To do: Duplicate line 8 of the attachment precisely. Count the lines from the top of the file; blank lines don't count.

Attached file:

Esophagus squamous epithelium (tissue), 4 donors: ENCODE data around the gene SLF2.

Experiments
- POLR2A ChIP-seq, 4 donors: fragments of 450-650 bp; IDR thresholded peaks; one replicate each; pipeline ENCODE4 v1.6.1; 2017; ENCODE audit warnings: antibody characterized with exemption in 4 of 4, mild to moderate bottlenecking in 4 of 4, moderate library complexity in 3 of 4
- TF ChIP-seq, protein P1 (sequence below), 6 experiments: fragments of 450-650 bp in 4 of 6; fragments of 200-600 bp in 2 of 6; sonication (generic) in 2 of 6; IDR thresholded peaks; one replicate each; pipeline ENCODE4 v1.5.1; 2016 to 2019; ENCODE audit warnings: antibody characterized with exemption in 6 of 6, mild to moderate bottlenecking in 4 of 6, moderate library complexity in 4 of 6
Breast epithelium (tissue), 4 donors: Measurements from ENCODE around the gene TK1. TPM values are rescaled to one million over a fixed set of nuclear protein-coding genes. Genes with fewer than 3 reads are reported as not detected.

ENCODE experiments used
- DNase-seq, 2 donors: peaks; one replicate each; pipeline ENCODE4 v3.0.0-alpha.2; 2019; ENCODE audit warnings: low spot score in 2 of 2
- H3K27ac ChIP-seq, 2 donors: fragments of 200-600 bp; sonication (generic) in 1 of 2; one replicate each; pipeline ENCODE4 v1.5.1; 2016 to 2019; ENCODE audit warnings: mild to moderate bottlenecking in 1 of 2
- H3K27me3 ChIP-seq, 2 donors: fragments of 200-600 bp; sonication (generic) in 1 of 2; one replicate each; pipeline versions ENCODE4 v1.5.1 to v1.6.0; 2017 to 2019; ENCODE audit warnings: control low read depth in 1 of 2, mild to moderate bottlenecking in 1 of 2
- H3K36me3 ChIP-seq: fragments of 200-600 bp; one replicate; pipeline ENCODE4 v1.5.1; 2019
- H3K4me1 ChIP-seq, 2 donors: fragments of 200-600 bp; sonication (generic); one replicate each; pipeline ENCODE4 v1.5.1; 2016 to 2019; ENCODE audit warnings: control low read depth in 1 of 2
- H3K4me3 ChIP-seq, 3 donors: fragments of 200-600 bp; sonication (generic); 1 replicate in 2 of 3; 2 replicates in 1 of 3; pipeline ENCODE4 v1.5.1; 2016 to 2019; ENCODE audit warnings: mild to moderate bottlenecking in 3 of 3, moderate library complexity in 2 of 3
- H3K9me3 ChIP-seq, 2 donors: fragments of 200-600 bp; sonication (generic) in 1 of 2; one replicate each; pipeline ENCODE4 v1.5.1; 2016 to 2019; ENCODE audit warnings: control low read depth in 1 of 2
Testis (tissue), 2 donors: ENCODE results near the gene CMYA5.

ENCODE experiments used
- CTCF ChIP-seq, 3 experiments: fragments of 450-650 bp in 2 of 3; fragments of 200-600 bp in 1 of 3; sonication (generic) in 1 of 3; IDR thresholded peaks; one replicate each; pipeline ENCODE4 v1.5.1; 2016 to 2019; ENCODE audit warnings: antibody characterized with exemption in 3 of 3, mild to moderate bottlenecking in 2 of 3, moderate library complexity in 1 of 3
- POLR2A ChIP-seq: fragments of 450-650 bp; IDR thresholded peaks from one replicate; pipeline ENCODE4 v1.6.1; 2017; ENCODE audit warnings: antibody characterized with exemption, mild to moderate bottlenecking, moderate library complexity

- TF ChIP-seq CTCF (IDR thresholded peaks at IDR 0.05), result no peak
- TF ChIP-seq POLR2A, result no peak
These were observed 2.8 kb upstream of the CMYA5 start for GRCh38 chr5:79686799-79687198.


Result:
- H3K27ac ChIP-seq, 2 donors: fragments of 200-600 bp; sonication (generic) in 1 of 2; one replicate each; pipeline ENCODE4 v1.5.1; 2016 to 2019; ENCODE audit warnings: mild to moderate bottlenecking in 1 of 2